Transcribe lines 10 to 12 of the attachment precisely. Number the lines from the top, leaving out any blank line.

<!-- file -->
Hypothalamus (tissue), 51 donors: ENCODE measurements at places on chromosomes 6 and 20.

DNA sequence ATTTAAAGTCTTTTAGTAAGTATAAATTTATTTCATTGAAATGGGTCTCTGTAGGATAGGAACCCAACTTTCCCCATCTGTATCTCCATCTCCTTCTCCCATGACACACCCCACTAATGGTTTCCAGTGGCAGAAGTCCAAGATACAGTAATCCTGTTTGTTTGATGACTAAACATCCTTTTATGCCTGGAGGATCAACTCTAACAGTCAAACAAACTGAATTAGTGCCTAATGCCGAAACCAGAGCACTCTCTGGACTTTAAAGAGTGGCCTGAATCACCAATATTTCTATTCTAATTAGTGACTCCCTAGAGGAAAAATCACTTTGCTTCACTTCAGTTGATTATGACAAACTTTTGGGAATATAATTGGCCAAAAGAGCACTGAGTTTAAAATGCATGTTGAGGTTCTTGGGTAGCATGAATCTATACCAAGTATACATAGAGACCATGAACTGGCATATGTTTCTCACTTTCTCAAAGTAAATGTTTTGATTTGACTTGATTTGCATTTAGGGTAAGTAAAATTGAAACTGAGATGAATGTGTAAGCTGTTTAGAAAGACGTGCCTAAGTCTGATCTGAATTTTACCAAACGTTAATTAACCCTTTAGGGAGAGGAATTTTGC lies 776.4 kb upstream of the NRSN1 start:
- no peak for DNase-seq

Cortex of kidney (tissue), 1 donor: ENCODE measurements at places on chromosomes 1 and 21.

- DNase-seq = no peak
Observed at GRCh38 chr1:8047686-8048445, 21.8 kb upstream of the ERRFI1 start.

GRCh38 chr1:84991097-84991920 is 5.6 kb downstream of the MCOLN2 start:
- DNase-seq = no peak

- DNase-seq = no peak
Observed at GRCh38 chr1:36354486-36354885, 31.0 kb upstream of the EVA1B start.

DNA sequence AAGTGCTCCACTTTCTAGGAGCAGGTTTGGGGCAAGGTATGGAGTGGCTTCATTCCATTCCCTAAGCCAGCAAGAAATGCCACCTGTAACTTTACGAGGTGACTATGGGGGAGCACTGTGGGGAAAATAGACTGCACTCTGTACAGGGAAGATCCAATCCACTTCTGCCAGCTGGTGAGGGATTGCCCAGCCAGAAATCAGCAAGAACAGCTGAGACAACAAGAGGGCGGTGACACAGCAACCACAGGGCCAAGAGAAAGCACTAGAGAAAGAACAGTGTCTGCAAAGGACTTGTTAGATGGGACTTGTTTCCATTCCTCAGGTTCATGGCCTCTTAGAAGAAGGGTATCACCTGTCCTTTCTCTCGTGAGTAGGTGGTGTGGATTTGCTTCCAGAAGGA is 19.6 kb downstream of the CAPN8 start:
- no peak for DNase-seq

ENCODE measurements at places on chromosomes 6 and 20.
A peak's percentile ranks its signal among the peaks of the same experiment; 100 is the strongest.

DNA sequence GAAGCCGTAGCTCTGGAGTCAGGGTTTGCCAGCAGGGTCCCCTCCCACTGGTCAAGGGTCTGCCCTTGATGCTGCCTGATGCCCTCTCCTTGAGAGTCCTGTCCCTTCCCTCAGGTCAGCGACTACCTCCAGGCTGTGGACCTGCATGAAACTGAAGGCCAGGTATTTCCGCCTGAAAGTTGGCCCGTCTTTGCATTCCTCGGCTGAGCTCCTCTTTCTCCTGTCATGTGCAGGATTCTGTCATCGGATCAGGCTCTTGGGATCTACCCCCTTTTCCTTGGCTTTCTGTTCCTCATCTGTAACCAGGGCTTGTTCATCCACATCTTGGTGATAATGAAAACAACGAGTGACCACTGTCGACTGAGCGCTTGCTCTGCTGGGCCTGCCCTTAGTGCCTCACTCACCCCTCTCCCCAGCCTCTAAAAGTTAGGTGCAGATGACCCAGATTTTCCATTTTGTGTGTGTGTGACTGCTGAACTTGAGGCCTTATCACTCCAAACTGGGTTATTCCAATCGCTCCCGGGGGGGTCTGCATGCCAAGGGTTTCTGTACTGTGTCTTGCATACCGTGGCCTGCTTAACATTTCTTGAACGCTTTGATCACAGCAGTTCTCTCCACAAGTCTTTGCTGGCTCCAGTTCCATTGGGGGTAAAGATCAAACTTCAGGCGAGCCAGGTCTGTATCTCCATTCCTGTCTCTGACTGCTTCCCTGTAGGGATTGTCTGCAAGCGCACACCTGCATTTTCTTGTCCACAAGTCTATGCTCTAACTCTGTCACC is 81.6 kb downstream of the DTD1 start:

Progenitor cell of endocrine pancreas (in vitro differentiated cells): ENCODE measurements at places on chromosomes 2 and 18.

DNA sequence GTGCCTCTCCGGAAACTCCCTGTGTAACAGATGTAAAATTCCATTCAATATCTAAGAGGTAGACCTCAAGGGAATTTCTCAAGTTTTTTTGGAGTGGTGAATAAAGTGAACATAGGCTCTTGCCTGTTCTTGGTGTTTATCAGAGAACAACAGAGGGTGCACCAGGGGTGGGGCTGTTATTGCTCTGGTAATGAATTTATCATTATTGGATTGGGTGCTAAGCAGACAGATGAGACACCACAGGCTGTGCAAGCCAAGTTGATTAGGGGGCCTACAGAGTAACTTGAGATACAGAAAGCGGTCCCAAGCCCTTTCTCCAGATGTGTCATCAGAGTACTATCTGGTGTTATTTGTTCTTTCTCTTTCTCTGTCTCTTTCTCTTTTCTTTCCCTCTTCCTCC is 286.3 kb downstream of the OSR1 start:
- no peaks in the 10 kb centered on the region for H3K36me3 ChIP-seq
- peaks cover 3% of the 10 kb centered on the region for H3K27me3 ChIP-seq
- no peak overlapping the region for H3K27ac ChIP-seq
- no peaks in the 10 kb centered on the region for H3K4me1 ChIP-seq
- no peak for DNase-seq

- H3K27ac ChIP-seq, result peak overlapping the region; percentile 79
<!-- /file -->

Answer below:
Observed at GRCh38 chr1:36354486-36354885, 31.0 kb upstream of the EVA1B start.

DNA sequence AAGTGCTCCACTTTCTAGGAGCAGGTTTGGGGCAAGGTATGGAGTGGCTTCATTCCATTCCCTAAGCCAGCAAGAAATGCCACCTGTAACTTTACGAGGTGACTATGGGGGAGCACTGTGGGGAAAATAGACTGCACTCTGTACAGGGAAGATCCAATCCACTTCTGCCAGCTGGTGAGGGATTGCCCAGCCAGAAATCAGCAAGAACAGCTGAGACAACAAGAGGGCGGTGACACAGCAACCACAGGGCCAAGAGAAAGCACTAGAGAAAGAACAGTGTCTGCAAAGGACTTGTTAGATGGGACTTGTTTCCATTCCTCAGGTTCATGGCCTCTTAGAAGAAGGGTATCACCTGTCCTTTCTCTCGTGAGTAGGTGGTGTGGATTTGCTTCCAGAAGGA is 19.6 kb downstream of the CAPN8 start:
- no peak for DNase-seq